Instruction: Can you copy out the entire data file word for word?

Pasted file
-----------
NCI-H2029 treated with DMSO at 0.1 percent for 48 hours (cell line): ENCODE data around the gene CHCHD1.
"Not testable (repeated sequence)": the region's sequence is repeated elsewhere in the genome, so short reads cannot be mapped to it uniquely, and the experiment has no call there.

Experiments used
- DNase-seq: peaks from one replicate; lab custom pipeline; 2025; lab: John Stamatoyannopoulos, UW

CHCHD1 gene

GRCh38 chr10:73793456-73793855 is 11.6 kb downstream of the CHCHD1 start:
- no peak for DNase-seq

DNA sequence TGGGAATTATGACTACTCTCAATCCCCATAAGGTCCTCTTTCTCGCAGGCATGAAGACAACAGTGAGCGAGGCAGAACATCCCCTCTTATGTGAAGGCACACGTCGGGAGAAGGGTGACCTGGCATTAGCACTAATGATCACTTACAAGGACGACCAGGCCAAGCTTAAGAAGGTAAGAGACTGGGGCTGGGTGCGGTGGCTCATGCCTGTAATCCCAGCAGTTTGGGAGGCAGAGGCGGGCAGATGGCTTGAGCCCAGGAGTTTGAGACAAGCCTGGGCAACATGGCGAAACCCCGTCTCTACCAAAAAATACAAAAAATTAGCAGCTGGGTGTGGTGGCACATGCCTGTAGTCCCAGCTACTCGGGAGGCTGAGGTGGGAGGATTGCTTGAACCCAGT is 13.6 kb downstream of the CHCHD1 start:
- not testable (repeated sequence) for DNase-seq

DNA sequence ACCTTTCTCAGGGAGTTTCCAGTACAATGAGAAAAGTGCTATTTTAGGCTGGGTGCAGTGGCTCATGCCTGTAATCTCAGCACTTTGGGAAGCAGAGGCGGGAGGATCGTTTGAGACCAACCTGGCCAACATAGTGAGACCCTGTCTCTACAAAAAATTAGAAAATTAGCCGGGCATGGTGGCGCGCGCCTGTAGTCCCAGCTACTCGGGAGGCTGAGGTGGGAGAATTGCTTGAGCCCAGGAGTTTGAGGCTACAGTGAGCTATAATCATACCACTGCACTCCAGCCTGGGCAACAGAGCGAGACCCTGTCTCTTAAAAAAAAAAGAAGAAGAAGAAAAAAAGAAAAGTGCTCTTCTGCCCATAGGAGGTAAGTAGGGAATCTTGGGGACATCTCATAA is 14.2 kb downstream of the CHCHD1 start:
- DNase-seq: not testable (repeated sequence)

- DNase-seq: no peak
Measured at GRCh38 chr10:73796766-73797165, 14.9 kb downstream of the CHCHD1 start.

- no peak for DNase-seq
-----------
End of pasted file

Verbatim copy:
NCI-H2029 treated with DMSO at 0.1 percent for 48 hours (cell line): ENCODE data around the gene CHCHD1.
"Not testable (repeated sequence)": the region's sequence is repeated elsewhere in the genome, so short reads cannot be mapped to it uniquely, and the experiment has no call there.

Experiments used
- DNase-seq: peaks from one replicate; lab custom pipeline; 2025; lab: John Stamatoyannopoulos, UW

CHCHD1 gene

GRCh38 chr10:73793456-73793855 is 11.6 kb downstream of the CHCHD1 start:
- no peak for DNase-seq

DNA sequence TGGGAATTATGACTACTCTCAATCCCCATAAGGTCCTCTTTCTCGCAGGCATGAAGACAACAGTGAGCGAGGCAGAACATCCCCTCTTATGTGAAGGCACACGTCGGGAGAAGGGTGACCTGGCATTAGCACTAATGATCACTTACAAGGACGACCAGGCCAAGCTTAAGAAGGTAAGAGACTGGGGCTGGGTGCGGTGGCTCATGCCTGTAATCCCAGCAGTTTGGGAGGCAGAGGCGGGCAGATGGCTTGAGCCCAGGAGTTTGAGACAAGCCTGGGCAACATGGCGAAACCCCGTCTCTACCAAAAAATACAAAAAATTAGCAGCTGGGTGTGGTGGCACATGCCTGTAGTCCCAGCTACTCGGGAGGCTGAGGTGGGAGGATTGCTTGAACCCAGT is 13.6 kb downstream of the CHCHD1 start:
- not testable (repeated sequence) for DNase-seq

DNA sequence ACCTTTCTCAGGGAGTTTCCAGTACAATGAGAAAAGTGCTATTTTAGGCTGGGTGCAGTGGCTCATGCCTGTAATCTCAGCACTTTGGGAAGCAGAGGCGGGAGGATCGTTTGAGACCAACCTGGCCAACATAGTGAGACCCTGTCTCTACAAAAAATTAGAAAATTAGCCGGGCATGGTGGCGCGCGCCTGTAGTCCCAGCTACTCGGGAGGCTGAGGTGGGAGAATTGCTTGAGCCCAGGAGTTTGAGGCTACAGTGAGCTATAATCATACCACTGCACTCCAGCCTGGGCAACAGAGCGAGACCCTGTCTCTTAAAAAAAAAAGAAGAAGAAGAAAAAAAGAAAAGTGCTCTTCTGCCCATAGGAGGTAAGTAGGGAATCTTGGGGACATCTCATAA is 14.2 kb downstream of the CHCHD1 start:
- DNase-seq: not testable (repeated sequence)

- DNase-seq: no peak
Measured at GRCh38 chr10:73796766-73797165, 14.9 kb downstream of the CHCHD1 start.

- no peak for DNase-seq